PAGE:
As any HR professional knows, recruiting suitable employees for your organization can often be a costly and time-consuming business; according to a recent report issued by the Society for Human Resource Management, the average cost-per-hire is more than $4,000. When your workforce includes foreign nationals requiring immigration sponsorship, there is an additional layer of legal compliance that, while perfectly attainable with the right tools at your disposal, nevertheless may present logistics that require further negotiation with your employee. Chief among these: who pays for this?
As a starting point, it is helpful to identify the various filing fees that accompany some of the more common employment-based immigration processes. As the United States Citizenship and Immigration Services (USCIS) is an agency whose operations are financed entirely by the filing fees it collects, these are both plentiful and significant.
However, the precise amount of fees owed depends on several factors, such as the visa category being sought, the size of the petitioning employer, whether an initial granting or renewal is being sought, and whether expedited processing is requested. Furthermore, payment of certain fees and expenses are required by regulations to be incurred by the employer, and therefore off the table as far as negotiations with a prospective employee.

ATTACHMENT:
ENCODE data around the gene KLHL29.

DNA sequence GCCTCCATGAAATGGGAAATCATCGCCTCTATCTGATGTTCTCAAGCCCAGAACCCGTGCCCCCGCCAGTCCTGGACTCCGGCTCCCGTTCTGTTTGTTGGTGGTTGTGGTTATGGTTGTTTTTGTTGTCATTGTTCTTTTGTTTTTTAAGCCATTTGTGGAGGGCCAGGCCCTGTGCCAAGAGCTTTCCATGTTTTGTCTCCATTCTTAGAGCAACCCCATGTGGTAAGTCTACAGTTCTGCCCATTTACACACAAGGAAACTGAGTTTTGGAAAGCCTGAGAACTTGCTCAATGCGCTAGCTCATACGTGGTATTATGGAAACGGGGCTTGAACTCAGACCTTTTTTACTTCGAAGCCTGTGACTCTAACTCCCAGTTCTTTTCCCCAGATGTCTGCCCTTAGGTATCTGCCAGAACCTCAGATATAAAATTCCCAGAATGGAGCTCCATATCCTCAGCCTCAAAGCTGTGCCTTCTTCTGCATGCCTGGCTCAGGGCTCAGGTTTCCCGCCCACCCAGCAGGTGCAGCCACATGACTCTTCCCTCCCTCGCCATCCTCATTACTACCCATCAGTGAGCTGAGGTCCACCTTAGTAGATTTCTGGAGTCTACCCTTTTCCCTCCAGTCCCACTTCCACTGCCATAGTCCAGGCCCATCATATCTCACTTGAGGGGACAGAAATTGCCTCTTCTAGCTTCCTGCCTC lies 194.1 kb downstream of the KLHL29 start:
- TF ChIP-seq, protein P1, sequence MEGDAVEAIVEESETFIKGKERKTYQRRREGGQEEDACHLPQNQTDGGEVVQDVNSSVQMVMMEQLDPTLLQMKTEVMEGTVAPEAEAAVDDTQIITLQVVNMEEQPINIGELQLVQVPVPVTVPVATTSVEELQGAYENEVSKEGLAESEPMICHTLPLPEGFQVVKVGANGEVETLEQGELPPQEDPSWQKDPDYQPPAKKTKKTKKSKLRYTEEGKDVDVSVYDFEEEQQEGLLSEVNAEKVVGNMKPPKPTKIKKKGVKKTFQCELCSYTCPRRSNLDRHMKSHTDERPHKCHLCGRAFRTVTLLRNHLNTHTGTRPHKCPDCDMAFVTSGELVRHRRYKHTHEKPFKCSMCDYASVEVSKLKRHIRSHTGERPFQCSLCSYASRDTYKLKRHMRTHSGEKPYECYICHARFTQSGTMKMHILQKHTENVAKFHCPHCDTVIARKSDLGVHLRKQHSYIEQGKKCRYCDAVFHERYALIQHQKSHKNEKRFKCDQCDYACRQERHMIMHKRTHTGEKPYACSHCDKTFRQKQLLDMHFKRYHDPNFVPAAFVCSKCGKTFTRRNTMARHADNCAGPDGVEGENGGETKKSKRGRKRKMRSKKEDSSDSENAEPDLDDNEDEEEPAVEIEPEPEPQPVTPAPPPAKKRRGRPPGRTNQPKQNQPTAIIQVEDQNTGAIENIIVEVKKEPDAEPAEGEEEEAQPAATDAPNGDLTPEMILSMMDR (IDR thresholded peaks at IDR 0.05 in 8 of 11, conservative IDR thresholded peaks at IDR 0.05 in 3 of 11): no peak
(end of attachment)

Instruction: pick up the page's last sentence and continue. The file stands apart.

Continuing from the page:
Even when the fee in question may be paid by either employer or employee, making the employer pay these upfront or through gradual paycheck reimbursements may adversely affect other aspects of the application process, such as satisfying any prevailing wage requirements. This is because such payments would constitute “unauthorized” deductions from an employee’s pay, and will therefore be deducted from the annual salary amount when being compared with the prevailing wage for the proffered position.
Follow all that? Well, if not, bear with us. The following is a more in-depth discussion of some of the fees associated with common types of employment-based immigration matters.
Nonimmigrant (Temporary) Petitions